The last time we drove down the Vadodara-Ahmedabad expressway, something caught my eye. It was a signboard for an "Emu Farm" with an arrow pointing in its direction. I looked up the internet to find this site www.emugujarat.com. Anand, it seems, is now known for more than just tobacco and Amul. We called up Dr Mahesh Patel of the Emu Gujarat Research and Development Centre who asked us to visit the farm. "No entry charges and open even on Sundays till 6 pm!" We drove down to the district yesterday, past tiny villages, lush tobacco fields and dried canals on our way to the Setu Emu Farm near Chikhodara Road. The last 3 km stretch of the road is an unmarked dirt-track. Luckily, all the locals knew about the giant birds that lived nearby. The emu may be of Australian descent but it has now found its way into Gujarat's rural lexicon.
|That's the egg... the dark green shells are collectors' items|
|Nathubhai the caretaker|
|One that slipped away...|
|"Let me out, please!"|
The farm was small - about four to five bighas (1 bigha = 2,500 sq metres). Nathubhai, the caretaker, was busy loading birds (all of 16) onto a large tarpaulin-covered truck. "They're taking them to another farm at Savli near Baroda," he told us.
There are 125 birds in the farm. Since male and female emus are hard to distinguish at a glance, the caretakers have marked the legs of the female emus with green chalk. The hatcheries are in Anand district. When the chicks turn three or 3.5 months, they are shifted to the farm where they are fed poultry feed. At four years, an emu is six feet and weigh about 65-70 kg. And each dark green egg can weigh anywhere between 950 grams and 1 kg. If you were to make an omelette out of that, it would easily serve 10 people! Birds are fed poultry feed and each bird requires on an average 750 grams of feed a day.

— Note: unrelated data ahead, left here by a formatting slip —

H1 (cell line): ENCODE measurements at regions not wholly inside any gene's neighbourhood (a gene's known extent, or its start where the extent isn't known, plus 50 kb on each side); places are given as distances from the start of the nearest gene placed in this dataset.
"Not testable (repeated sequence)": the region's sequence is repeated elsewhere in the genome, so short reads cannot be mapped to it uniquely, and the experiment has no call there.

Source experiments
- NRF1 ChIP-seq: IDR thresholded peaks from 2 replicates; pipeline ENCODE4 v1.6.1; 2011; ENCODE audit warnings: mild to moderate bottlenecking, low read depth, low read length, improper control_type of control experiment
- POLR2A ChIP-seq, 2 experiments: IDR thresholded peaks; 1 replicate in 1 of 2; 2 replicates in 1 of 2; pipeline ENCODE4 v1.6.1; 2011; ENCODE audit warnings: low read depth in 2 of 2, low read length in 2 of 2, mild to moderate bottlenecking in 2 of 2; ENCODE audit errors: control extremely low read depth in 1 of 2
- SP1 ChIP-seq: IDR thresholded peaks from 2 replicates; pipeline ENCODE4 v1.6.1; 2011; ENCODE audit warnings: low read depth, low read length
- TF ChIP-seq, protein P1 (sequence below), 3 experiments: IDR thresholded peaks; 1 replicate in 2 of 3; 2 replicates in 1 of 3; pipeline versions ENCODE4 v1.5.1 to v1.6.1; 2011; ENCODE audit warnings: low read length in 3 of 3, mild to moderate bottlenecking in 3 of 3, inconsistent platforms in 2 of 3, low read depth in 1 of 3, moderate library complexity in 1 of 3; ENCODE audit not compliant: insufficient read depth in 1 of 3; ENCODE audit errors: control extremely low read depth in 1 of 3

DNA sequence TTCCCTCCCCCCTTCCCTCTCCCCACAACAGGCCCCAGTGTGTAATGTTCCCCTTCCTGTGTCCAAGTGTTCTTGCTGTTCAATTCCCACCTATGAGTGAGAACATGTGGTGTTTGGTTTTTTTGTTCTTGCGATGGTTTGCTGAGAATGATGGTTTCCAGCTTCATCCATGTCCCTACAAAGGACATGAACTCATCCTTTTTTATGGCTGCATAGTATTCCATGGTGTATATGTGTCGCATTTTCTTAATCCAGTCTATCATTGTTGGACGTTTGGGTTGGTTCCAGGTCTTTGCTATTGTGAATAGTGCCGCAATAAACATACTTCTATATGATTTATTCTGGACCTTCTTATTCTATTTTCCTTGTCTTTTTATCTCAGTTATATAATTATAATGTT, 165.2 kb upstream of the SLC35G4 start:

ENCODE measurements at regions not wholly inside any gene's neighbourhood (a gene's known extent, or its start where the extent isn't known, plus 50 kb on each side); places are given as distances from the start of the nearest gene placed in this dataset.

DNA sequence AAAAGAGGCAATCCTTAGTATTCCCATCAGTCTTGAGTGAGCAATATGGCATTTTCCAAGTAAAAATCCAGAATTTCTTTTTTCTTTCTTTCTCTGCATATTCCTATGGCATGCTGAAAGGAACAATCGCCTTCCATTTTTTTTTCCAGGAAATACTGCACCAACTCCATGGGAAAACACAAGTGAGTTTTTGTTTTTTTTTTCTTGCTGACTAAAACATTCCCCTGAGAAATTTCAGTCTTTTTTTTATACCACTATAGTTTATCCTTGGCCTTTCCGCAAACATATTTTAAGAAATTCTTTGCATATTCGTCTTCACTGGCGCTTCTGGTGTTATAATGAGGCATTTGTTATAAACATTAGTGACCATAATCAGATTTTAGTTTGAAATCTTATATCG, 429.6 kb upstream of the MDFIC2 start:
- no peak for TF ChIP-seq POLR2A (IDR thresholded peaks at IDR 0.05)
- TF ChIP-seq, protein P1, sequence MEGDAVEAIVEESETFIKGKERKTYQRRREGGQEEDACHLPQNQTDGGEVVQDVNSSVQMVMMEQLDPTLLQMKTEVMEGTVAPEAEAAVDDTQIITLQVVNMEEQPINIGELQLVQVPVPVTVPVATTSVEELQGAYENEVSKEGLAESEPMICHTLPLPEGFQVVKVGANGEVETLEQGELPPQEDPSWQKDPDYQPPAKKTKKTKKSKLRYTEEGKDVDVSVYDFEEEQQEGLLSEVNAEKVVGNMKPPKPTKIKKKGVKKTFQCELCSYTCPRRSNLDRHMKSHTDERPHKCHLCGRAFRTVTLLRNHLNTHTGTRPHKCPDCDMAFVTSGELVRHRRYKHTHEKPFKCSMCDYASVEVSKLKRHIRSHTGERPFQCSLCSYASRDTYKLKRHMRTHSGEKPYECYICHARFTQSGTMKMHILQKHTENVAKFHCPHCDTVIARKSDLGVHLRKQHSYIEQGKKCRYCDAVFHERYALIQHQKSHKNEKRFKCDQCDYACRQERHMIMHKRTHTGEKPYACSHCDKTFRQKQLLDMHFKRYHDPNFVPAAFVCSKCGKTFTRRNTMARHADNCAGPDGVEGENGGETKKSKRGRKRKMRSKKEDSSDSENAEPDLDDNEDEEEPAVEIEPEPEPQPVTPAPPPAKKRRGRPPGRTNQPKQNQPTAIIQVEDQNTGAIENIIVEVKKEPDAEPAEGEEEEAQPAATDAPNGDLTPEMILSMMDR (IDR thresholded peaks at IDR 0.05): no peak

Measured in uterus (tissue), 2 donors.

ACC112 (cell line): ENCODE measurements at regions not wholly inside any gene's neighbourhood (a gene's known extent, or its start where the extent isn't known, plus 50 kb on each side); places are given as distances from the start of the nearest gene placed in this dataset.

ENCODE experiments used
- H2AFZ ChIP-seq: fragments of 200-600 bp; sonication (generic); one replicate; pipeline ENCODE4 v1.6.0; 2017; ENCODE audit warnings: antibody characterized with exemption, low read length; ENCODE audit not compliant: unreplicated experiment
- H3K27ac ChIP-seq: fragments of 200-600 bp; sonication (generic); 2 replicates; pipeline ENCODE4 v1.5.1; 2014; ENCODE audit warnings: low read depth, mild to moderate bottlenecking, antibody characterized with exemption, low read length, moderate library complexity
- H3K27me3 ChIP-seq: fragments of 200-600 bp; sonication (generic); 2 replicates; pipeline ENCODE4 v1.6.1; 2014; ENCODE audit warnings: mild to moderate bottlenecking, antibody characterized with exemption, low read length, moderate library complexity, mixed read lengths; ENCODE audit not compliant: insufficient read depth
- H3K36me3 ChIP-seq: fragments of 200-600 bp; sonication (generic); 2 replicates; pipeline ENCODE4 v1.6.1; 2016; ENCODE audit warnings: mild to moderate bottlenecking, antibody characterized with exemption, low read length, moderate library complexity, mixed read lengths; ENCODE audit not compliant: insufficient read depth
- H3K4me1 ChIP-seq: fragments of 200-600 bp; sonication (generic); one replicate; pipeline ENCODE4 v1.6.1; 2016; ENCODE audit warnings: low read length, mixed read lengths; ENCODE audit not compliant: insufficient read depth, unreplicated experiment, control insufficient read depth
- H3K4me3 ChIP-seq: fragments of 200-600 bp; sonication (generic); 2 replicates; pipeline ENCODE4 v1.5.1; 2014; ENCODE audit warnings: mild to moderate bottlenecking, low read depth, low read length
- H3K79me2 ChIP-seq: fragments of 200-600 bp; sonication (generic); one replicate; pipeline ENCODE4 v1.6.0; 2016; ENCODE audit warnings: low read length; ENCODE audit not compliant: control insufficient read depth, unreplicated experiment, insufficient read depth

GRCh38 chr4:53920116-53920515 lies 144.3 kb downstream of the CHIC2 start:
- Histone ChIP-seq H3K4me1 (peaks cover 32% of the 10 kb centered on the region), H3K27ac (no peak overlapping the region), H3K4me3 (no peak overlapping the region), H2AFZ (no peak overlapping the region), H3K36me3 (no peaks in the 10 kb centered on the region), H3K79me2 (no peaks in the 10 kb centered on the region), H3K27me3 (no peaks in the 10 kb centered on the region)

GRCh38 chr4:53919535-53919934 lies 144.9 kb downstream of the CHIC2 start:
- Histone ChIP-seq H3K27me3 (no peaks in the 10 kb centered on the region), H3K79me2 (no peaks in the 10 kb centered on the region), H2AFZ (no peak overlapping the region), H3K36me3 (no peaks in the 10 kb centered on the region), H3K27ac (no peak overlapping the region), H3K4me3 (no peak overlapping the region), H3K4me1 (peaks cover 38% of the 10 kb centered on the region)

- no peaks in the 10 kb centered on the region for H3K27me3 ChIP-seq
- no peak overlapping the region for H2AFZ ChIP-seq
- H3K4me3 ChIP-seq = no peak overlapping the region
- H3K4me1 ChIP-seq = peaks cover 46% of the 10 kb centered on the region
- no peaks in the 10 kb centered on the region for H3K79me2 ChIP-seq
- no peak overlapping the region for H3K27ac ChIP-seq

The ratites are farmed for their meat, eggs, feathers and oil. A healthy, adult emu costs upwards of Rs 45,000, a three-month-old chick, Rs 6,300 and an egg, Rs 2,000 (they will serve you an omelette for Rs 3,000!) Nathubhai said that in the breeding season (from November till March), female emus lay an egg every third day. And just a kilo of emu meat can be sold for anything upwards of Rs 550. "But we don't kill any birds," Nathubhai quickly pointed out, "but we can't say the same about our customers." But when an emu dies naturally (something, Nathubhai claimed is a rare occurence on this farm because the birds were hardy and resistant to infections), they extract its fat and sell precious 'emu oil' that is used in the treatment of burns, wounds, bruises and as a pain reliever for bone, muscle, and joint disorders.
Like fisheries and poultry farming, emu farming has caught up in Anand and seems to be doing quite well (and this is a largely vegetarian belt). Villagers claim there are around four to five farms in and around the district. Small farms supply to bigger farms in India and abroad. I worry about the trend. Emus are strong birds and need a lot of space to run around. The farms are small and the birds can scale the fences easily. Caretakers such as Nathubhai are not equipped to handle such birds. Emus are strong, with toenails that can cut like knives. Nathubhai is the only one of the dozen-odd caretakers on the farm who can handle an errant bird. And though the foreign birds are captive I worry about how more farms like these can impact the ecology of the region. The farms are not too far away from the fisheries and reservoirs which see hundreds of waterfowl during winter, including the endangered Sarus cranes. I can't tell for sure if there will be an impact. I worry now. Because when it gets too late to repair the damage, I'll not worry, I'll repent.
Pics: Rachit Mankad